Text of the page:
Regulation of timing of replication

Rituparna Mukhopadhyay, Eric E. Bouhassira

Research output: Chapter in Book/Report/Conference proceedingChapter

Abstract

Introduction to DNA replication DNA replication is a process fundamental to cell proliferation. Eukaryotic cells must replicate their DNA once and only once per cell cycle. In addition, after each DNA replication, the epigenetic information, such as DNA methylation and histone modifications, that constitute the memory and the identity of the cells must also be replicated. These functional constraints might have caused eukaryotes to evolve complex tissue specific replication programs, perhaps because the timing during S phase at which each DNA segment replicates is critical for the transmission of epigenetic memory. DNA replication begins by the recruitment of the replication machinery at specific sites in the genome called “origins.” DNA replicated from a single origin is referred to as a replicon. DNA synthesis in each replicon is initiated at an origin and proceeds bidirectionally. These replicons eventually fuse resulting in complete genomic duplication. Initiation of DNA replication involves the following steps. Origin recognition The origin recognition complex (ORC) was originally identified in budding yeast and is evolutionally conserved across species (Bell and Stillman, 1992). It is composed of six subunits (ORC1 to ORC6) that act as initiators and bind to the origin sites in eukaryotic DNA. Mammalian ORC consists of a stable core complex of subunits ORC 2, 3, 4, and 5 which interact feebly with ORC1 and ORC6.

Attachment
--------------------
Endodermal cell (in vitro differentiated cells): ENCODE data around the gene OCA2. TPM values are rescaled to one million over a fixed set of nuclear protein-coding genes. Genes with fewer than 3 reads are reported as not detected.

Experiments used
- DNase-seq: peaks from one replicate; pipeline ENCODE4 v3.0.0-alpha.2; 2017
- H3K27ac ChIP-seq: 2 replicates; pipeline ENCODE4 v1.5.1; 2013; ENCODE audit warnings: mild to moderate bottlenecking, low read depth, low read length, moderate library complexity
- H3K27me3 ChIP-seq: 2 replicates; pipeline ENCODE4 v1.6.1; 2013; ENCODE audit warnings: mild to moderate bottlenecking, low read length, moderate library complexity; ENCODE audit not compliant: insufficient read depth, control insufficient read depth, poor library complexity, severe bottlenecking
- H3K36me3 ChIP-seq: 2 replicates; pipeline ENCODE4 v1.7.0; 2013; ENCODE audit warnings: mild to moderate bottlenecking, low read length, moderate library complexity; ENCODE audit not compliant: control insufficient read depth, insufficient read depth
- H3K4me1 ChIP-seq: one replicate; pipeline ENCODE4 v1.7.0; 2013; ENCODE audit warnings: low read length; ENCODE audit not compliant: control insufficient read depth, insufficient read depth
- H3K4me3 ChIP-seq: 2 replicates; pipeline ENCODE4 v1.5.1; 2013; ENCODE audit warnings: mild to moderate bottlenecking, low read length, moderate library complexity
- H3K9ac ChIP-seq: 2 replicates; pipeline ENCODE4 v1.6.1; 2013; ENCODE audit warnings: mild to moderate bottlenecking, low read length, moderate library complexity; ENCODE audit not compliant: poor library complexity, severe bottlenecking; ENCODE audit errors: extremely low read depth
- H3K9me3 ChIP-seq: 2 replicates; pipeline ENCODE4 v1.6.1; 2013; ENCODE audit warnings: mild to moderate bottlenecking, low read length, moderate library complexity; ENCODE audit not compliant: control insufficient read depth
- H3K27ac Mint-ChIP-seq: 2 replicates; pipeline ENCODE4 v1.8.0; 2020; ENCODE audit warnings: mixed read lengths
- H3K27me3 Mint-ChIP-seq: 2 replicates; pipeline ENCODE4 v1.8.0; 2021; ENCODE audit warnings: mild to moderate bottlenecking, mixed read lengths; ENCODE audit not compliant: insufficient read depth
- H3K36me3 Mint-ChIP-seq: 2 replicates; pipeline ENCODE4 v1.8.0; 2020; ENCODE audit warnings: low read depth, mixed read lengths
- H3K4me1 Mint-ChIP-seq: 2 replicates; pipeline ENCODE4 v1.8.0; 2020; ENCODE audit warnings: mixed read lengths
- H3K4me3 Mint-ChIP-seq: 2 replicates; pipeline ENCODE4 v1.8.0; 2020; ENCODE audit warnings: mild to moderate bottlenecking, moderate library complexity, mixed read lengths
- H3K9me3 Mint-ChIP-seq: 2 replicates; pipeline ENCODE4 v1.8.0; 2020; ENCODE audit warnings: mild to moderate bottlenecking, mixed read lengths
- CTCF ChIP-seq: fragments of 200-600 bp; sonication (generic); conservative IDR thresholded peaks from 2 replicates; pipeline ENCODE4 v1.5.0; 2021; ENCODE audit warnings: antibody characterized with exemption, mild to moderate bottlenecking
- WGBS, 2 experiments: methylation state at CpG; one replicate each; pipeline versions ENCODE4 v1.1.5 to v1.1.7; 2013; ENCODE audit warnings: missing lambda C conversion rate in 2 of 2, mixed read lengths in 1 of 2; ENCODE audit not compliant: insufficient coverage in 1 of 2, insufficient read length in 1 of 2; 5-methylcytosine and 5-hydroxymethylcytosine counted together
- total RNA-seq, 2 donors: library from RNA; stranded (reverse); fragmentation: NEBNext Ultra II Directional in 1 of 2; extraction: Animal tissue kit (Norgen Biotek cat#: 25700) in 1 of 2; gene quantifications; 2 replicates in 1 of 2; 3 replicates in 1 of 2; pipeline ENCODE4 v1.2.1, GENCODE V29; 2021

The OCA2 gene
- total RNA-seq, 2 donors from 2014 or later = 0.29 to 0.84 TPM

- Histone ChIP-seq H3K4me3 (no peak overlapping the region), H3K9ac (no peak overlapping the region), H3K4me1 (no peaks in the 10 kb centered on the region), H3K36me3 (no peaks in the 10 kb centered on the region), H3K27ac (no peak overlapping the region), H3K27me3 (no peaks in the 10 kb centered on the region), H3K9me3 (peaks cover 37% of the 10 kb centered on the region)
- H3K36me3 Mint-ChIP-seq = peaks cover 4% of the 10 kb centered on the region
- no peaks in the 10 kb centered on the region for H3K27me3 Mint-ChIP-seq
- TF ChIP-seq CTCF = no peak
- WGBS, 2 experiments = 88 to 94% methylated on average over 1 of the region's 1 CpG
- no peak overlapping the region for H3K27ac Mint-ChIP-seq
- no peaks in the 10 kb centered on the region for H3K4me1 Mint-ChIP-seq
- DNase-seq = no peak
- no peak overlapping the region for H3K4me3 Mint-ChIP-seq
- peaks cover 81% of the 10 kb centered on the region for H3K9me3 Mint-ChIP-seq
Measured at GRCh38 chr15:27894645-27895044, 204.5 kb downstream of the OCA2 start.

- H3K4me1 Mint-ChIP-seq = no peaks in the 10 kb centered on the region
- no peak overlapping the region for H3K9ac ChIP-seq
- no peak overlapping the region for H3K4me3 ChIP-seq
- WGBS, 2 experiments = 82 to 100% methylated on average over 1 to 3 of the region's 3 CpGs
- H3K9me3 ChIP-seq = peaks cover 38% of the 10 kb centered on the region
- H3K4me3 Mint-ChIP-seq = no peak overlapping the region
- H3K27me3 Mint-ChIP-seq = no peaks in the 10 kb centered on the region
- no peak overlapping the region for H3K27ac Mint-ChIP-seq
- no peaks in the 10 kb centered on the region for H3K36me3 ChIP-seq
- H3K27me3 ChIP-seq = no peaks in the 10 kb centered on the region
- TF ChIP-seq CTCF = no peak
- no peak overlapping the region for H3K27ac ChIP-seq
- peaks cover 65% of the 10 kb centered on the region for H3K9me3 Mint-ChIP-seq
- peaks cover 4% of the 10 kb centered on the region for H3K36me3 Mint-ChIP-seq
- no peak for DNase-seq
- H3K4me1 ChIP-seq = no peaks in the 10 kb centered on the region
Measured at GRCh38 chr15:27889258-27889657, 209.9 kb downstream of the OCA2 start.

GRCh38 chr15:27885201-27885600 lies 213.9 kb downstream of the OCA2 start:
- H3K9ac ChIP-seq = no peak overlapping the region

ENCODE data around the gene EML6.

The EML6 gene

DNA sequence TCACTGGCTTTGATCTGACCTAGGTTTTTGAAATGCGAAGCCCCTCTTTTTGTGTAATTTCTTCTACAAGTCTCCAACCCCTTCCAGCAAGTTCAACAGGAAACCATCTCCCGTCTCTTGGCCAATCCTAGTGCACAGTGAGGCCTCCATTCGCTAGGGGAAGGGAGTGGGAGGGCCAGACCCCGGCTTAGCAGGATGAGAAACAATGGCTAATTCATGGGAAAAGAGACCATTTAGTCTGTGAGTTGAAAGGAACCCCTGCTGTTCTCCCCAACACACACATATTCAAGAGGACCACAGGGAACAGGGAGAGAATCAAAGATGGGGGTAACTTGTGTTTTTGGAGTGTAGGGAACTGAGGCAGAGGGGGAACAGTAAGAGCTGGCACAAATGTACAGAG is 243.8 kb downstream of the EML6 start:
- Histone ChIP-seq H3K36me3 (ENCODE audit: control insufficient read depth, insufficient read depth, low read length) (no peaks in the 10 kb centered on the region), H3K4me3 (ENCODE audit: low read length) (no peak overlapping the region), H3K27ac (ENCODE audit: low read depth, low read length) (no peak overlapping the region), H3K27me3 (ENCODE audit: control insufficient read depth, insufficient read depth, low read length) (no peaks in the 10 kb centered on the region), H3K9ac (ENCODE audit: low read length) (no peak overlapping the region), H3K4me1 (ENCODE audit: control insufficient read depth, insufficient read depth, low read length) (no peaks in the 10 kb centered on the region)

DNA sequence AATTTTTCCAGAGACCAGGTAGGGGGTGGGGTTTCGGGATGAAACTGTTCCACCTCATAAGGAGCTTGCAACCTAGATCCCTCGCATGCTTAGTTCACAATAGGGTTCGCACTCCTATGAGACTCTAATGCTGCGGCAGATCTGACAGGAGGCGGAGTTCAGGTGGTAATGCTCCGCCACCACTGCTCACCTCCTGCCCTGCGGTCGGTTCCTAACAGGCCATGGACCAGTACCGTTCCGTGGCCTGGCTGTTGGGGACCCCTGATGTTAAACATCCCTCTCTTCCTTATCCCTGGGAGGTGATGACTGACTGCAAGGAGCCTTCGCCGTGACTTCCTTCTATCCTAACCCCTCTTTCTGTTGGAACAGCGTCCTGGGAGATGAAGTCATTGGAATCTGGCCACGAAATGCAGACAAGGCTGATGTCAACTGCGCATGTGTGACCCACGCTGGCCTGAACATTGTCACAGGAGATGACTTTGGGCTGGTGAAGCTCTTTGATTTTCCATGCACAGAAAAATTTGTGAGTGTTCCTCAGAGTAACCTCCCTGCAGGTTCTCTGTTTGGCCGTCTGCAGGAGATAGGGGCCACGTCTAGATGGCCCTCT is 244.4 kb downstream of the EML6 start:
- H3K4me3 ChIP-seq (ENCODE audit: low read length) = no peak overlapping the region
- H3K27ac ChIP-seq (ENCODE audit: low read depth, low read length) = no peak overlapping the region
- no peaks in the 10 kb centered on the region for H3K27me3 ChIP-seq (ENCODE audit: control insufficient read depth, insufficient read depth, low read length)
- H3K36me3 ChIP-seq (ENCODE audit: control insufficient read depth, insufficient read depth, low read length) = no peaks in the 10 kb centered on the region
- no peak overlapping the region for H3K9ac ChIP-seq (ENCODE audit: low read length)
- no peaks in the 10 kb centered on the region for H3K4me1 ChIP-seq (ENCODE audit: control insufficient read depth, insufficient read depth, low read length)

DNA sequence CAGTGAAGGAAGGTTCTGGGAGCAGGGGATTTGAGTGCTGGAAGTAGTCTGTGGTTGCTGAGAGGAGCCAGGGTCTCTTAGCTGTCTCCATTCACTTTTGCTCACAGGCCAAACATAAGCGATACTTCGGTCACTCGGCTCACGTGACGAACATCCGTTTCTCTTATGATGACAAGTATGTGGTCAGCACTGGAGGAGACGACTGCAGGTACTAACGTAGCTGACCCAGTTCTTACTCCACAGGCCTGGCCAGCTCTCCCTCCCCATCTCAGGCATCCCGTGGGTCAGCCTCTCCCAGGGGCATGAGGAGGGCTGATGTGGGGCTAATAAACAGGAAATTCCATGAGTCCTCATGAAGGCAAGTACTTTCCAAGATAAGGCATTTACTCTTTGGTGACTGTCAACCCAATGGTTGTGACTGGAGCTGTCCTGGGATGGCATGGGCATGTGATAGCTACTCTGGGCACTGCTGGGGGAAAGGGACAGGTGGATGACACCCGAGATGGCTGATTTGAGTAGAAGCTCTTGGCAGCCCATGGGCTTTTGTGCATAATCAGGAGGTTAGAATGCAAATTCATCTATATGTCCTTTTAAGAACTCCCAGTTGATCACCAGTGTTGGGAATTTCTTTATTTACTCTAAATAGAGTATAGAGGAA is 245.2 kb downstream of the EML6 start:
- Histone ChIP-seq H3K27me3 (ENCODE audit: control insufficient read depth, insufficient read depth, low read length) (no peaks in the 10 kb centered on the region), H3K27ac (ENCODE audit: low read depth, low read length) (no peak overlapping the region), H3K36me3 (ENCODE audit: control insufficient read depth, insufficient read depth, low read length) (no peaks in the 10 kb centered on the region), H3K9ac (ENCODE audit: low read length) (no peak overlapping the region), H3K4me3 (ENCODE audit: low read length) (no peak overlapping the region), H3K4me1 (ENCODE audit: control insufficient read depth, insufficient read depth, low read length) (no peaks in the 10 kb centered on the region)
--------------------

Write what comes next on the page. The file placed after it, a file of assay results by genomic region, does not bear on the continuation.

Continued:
Original languageEnglish (US)
Title of host publicationEpigenomics
Subtitle of host publicationFrom Chromatin Biology to Therapeutics
PublisherCambridge University Press
Pages179-194
Number of pages16
ISBN (Electronic)9780511777271
ISBN (Print)9781107003828
DOIs
StatePublished - Jan 1 2012

ASJC Scopus subject areas

  • Biochemistry, Genetics and Molecular Biology(all)

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    Mukhopadhyay, R., & Bouhassira, E. E. (2012). Regulation of timing of replication. In Epigenomics: From Chromatin Biology to Therapeutics (pp. 179-194). Cambridge University Press. https://doi.org/10.1017/CBO9780511777271.017